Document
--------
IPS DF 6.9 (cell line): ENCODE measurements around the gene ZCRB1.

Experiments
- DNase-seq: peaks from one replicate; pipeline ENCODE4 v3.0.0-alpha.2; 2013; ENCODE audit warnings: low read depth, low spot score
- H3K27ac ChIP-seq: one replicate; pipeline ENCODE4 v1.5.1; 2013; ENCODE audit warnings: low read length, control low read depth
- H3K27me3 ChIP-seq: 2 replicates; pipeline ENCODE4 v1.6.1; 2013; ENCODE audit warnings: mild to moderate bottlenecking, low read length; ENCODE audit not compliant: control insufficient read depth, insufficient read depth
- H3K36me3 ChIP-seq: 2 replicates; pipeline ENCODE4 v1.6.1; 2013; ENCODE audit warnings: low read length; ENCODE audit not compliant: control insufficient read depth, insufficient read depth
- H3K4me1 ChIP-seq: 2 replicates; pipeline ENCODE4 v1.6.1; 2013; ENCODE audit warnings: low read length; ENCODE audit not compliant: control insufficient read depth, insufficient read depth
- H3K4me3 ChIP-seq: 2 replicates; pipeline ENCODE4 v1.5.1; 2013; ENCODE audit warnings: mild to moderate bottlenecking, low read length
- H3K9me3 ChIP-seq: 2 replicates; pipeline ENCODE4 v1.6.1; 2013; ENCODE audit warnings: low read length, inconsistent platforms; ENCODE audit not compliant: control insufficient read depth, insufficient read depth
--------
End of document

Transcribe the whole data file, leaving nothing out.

IPS DF 6.9 (cell line): ENCODE measurements around the gene ZCRB1.

Experiments
- DNase-seq: peaks from one replicate; pipeline ENCODE4 v3.0.0-alpha.2; 2013; ENCODE audit warnings: low read depth, low spot score
- H3K27ac ChIP-seq: one replicate; pipeline ENCODE4 v1.5.1; 2013; ENCODE audit warnings: low read length, control low read depth
- H3K27me3 ChIP-seq: 2 replicates; pipeline ENCODE4 v1.6.1; 2013; ENCODE audit warnings: mild to moderate bottlenecking, low read length; ENCODE audit not compliant: control insufficient read depth, insufficient read depth
- H3K36me3 ChIP-seq: 2 replicates; pipeline ENCODE4 v1.6.1; 2013; ENCODE audit warnings: low read length; ENCODE audit not compliant: control insufficient read depth, insufficient read depth
- H3K4me1 ChIP-seq: 2 replicates; pipeline ENCODE4 v1.6.1; 2013; ENCODE audit warnings: low read length; ENCODE audit not compliant: control insufficient read depth, insufficient read depth
- H3K4me3 ChIP-seq: 2 replicates; pipeline ENCODE4 v1.5.1; 2013; ENCODE audit warnings: mild to moderate bottlenecking, low read length
- H3K9me3 ChIP-seq: 2 replicates; pipeline ENCODE4 v1.6.1; 2013; ENCODE audit warnings: low read length, inconsistent platforms; ENCODE audit not compliant: control insufficient read depth, insufficient read depth